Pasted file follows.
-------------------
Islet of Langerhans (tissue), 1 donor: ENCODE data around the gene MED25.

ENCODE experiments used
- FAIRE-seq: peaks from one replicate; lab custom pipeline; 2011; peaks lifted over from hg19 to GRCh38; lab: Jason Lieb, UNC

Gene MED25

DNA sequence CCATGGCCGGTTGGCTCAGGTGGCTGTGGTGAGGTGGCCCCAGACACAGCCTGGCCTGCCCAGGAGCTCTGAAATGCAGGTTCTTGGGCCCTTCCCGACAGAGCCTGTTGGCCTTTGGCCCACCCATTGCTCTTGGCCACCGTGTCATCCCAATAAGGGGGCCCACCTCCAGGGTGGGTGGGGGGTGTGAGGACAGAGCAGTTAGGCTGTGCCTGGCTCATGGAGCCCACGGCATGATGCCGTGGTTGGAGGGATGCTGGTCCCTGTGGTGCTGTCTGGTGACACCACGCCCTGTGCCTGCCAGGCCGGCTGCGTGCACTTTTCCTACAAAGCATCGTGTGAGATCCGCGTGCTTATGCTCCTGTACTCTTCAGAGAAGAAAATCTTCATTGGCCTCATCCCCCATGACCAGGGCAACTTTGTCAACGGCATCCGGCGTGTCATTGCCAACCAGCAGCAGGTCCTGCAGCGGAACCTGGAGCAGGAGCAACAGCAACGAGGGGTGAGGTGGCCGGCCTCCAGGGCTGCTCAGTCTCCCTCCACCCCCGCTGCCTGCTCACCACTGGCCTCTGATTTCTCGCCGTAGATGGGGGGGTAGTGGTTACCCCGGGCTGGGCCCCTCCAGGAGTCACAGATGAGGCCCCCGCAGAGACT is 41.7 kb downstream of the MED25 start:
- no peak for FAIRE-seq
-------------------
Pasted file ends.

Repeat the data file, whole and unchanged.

Islet of Langerhans (tissue), 1 donor: ENCODE data around the gene MED25.

ENCODE experiments used
- FAIRE-seq: peaks from one replicate; lab custom pipeline; 2011; peaks lifted over from hg19 to GRCh38; lab: Jason Lieb, UNC

Gene MED25

DNA sequence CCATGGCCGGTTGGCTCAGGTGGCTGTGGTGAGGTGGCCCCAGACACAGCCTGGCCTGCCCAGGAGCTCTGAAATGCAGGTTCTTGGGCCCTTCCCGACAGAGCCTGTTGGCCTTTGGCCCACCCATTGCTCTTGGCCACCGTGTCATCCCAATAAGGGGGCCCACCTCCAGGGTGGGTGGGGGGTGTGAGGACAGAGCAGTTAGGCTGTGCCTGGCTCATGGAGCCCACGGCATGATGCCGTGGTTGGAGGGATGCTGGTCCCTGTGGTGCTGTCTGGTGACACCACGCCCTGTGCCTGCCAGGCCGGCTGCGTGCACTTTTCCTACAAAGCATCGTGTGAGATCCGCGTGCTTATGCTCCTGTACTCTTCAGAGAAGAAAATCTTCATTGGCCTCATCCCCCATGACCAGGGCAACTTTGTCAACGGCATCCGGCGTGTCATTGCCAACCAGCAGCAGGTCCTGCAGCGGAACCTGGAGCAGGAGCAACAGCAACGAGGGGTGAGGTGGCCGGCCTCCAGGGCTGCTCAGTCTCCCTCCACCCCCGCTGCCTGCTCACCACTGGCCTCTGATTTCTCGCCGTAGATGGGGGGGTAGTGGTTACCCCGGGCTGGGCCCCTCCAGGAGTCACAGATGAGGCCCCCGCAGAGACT is 41.7 kb downstream of the MED25 start:
- no peak for FAIRE-seq